Johnson completed basic training at Fort Leonard Wood, Missouri, and remarked that it was cold during his time there since it was wintertime. After that, he was sent to Aberdeen, Maryland, for mechanic school which he completed.

Following mechanic school, Johnson was assigned to Fort Carson in Colorado. There, he served as a mechanic at first but then volunteered for a driving job and drove officers around the base.

Later on, Johnson was assigned to a military installation in Okinawa, which is the fifth largest island of Japan, online sources state. Once again, he started out working as a mechanic for a few months but then wound up volunteering for another driving job which he did for roughly 17 months.

Johnson said he would drive from one company to another at the base, dropping off company business, messages and things of that nature.

“I was driving for battalion headquarters, kind of like a mailman over there,” Johnson said of his duties.

Johnson was honorably discharged from the Army in 1968 at the rank of Specialist 4th Class.

“All the time I was in there, I enjoyed the Army,” Johnson said. “But I wish I would have stayed in for 20 years.”

After the Army, Johnson worked for 18 years at Precision Engineering, a railroad shop in Mount Vernon. That job ended, however, when the shop closed down.

He then worked for Benoist Brothers Heating and Air for about seven years before getting a job at the Walgreens Distribution Center where he worked for roughly 15 years before retiring. He said he retired a little over 13 years ago.

Johnson currently lives in Mount Vernon. He has two adult children, a daughter-in-law, as well as several special friends who help him with a lot of things, he said. Johnson added that his hobbies are fishing, baking and having cookouts with family and friends.

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Unemployment rate decreases in area counties
  • Updated

Every county in the Sentinel's coverage area saw a decrease in its monthly unemployment rate for September. 

The unemployment rate decreased over-the-year in all 14 Illinois metropolitan areas in September for the sixth consecutive month, according to preliminary data released Thursday by the U.S. Bureau of Labor Statistics (BLS) and the Illinois Department of Employment Security (IDES).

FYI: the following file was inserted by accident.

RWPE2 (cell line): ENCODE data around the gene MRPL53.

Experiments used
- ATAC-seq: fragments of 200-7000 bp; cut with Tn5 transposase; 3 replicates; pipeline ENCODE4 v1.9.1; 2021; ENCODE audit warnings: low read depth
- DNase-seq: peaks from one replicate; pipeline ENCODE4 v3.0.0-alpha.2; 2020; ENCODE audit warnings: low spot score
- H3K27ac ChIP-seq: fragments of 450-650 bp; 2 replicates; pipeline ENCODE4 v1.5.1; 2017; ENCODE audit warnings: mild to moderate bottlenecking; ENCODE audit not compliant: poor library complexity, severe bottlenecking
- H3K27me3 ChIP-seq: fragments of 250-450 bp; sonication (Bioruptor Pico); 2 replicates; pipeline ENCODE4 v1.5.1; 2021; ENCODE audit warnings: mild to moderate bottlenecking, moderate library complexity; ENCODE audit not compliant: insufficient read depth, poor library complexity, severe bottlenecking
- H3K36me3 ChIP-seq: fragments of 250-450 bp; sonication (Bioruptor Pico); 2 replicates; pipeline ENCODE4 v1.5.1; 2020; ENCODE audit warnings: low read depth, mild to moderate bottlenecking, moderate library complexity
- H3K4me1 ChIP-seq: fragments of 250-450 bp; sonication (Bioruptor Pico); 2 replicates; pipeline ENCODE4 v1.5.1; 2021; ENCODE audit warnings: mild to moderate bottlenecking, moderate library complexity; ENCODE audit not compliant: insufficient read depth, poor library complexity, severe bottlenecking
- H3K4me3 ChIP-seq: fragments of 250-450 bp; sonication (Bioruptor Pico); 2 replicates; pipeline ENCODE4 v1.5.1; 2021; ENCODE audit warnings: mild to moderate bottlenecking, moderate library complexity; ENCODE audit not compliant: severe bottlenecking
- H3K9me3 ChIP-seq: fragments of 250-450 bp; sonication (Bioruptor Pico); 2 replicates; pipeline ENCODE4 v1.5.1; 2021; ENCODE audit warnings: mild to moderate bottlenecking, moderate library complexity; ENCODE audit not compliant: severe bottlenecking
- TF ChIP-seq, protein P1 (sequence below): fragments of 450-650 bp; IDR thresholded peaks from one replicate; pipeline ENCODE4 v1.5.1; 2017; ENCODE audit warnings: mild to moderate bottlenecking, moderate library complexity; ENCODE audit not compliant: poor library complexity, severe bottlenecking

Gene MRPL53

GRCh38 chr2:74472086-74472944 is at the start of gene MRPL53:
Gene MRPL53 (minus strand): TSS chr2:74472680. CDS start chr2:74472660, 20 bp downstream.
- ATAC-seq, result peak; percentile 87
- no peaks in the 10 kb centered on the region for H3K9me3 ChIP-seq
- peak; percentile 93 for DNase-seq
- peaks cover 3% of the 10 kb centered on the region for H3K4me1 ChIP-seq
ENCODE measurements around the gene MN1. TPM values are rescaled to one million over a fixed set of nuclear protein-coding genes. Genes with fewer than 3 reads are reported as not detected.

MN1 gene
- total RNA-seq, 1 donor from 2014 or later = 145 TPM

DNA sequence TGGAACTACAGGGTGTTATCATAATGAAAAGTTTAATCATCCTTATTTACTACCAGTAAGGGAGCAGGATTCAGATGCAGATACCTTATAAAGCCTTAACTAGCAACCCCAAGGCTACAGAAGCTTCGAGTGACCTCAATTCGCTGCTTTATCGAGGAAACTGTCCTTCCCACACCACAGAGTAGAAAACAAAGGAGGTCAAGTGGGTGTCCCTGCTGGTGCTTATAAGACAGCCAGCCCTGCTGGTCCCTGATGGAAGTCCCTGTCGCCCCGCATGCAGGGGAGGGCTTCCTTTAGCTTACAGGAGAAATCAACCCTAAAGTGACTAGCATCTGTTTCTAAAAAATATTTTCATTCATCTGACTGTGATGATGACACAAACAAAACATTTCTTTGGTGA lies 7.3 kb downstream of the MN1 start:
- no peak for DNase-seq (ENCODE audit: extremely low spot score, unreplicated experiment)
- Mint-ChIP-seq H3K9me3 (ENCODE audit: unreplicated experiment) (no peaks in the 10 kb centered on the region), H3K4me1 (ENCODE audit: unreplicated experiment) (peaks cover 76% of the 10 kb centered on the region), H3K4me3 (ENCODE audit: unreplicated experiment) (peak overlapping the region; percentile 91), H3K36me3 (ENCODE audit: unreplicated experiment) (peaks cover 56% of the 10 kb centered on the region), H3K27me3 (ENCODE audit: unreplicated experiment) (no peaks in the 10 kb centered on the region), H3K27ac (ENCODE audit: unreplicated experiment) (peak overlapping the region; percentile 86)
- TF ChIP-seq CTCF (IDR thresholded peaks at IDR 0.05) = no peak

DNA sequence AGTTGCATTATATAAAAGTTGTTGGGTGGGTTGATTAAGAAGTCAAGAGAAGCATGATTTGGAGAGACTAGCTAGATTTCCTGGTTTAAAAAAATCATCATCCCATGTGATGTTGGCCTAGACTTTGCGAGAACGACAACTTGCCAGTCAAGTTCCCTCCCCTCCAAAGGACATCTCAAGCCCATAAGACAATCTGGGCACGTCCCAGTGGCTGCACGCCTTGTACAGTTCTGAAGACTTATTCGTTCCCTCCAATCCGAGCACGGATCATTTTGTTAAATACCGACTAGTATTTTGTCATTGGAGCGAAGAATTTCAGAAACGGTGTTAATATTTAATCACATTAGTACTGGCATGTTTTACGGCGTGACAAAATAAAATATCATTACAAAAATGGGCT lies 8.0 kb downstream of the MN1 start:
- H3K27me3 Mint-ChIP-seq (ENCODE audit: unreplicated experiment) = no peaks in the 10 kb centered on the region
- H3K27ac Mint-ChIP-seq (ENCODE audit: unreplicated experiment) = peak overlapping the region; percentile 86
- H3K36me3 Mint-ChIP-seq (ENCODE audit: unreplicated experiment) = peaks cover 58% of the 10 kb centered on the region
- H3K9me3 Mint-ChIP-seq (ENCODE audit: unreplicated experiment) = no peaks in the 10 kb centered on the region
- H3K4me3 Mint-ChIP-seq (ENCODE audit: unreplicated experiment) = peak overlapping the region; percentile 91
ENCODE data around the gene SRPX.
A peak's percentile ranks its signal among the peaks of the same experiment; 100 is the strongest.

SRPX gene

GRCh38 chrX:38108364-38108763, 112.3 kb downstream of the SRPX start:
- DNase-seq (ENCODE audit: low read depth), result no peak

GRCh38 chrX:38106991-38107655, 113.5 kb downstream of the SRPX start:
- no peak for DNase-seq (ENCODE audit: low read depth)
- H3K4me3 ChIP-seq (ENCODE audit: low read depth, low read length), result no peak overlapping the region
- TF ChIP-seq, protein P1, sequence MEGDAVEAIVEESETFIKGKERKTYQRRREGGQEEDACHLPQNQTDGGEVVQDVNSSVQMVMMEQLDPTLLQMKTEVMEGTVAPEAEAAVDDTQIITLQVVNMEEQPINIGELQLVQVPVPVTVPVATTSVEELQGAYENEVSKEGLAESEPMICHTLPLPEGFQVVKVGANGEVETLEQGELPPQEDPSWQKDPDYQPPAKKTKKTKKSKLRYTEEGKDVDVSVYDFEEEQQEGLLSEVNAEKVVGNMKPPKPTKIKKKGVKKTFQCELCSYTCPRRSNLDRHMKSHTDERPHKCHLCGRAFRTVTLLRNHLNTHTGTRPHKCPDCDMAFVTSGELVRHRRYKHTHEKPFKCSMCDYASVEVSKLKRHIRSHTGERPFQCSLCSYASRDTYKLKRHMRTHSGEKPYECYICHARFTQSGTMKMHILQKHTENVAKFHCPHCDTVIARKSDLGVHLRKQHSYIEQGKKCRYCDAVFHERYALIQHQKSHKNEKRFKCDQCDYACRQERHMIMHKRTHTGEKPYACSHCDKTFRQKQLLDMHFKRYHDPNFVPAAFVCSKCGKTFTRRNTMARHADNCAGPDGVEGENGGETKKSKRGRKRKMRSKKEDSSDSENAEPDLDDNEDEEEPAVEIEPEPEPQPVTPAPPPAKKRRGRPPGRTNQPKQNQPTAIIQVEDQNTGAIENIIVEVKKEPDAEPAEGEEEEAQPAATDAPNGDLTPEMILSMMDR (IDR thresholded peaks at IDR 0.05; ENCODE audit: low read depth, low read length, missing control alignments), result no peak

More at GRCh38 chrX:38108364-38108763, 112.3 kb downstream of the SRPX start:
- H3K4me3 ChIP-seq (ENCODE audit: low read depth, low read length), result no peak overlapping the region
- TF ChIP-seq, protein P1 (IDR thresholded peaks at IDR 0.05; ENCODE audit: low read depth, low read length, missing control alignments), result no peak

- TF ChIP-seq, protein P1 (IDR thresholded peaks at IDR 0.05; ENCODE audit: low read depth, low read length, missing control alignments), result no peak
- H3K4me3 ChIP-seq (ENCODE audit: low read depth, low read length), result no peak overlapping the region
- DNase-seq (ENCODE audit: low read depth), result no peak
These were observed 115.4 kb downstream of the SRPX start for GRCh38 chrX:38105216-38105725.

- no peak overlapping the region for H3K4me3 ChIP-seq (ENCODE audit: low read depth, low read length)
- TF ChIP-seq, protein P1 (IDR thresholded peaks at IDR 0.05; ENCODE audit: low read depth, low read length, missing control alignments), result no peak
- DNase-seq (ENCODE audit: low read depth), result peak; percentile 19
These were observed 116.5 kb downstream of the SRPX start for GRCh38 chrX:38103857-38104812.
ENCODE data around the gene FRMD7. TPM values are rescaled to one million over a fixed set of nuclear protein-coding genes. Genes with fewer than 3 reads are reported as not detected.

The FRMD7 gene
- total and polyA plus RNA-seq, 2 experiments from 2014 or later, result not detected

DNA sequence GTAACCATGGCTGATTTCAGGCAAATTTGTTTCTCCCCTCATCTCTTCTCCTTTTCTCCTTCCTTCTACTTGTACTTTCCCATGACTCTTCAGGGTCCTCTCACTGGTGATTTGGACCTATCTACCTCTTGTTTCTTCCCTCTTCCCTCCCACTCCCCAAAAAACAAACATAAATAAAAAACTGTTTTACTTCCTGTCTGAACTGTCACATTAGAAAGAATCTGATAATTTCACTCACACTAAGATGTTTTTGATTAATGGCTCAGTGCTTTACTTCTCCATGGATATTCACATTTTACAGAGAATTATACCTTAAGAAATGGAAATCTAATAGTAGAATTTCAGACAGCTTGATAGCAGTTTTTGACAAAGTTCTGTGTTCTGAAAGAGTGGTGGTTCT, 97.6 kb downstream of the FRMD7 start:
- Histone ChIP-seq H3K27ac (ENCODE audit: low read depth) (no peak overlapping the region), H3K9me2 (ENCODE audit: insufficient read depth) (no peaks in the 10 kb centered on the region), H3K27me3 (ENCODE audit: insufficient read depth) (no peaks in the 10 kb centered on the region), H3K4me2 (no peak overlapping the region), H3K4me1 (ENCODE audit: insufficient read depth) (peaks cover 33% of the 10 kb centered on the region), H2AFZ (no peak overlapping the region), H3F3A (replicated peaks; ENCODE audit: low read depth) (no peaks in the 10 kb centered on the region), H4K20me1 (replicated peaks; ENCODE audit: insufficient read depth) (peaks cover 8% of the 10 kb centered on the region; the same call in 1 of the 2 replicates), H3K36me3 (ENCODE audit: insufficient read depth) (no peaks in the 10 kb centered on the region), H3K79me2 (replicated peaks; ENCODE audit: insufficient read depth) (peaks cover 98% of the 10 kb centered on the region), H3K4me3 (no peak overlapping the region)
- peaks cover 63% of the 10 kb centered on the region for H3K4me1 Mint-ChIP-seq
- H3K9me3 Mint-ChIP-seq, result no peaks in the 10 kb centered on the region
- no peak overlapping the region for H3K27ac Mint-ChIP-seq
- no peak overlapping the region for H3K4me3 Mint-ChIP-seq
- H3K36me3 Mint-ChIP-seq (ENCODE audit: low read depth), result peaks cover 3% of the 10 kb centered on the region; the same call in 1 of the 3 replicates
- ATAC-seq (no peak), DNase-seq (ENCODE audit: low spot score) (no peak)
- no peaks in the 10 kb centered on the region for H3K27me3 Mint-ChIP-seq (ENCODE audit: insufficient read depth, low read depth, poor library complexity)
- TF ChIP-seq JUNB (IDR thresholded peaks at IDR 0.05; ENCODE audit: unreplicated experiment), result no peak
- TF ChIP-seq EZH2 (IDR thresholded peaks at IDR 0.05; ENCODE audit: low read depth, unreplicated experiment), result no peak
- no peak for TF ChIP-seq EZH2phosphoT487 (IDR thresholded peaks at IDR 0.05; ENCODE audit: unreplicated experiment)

“While today’s data shows us how much has improved across the state over the last year, we know there is still room for further recovery and to get people back to the workforce,” stated Deputy Gov. Andy Manar in a press release. “The Pritzker administration and IDES are committed to enhancing this recovery period by working with employers and dislocated workers to assist them in their search for jobseekers and career opportunities.”

Marion County’s unemployment rate decreased from 6.6% in August to 5.5% in September. In September 2020, unemployment was at 7.1%.

Jefferson County’s unemployment rate decreased from 6.9% in August to 5.5% in September. In September 2020, unemployment was at 7.5%.

Clinton County’s unemployment rate decreased from 3.9% in August to 2.9% in September. In September 2020, unemployment was at 4.4%.

Fayette County’s unemployment rate decreased from 5.4% in August to 4.2% in September. In September 2020, unemployment was at 6.2%.

Washington County's unemployment rate decreased from 3% in August to 2.9% in September. In September 2020, unemployment was at 3.3%.

Wayne County’s unemployment rate decreased from 5.7% in August to 4.5% in September. In September 2020, unemployment was at 6.1%.

In the Southern Illinois region, total non-farm employment increased by 375 compared to September 2020. Employment gains were posted in government (250 ), leisure and hospitality (75), educational and health services (50), trade, transportation, and utilities (50), information (25), and professional and business services (25).

September payrolls declined in other services (25), manufacturing (25), and natural resources and mining (25). No change was reported in construction or financial activities employment.

Illinois saw its unemployment rate drop from 6.8% in August to 5.5% in September. In September 2020, unemployment was at 10.1%.

The U.S. unemployment rate dropped from 5.3% in August to 4.6% in September. In September 2020, unemployment was at 7.7%.

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ISP release video of officer involved shooting
  • Updated

MOUNT VERNON — The Illinois State Police (ISP) Division of Criminal Investigation (DCI) Zone 7 announced Friday the release of video showing the officer involved shooting that took place on Tuesday, Oct. 26, at the Jefferson County Courthouse.

At around 1 p.m. Tuesday, a Jefferson County Sheriff’s Office correctional officer was transporting Fredrick Goss, a 55-year-old male inmate, to the courtroom for a jury trial. While in the sally port, Goss was un-handcuffed by the officer since Goss was not to appear before the jury in restraints. After the handcuffs were removed, Goss was transferred from the transport vehicle into a wheelchair. While in the wheelchair, Goss allegedly grabbed the correctional officer’s sidearm and after a struggle, disarmed the correctional officer, an ISP news release states.

During the continued struggle for the firearm, a round was discharged. A Jefferson County Sheriff’s Office deputy assigned to courthouse security observed the incident on the sally port surveillance camera and responded to assist. The deputy allegedly discharged his firearm striking Goss and Goss was transported to the hospital.

In accordance with ISP Division of Criminal Investigation’s commitment to integrity and transparency, video of the event is being made available to the public, the release states. The video can be accessed through the following link —

Members of Goss’ family have been allowed the chance to view the video prior to its release to the public. This remains an ongoing investigation of the ISP DCI Zone 7 and is under review by the Jefferson County State’s Attorney’s Office.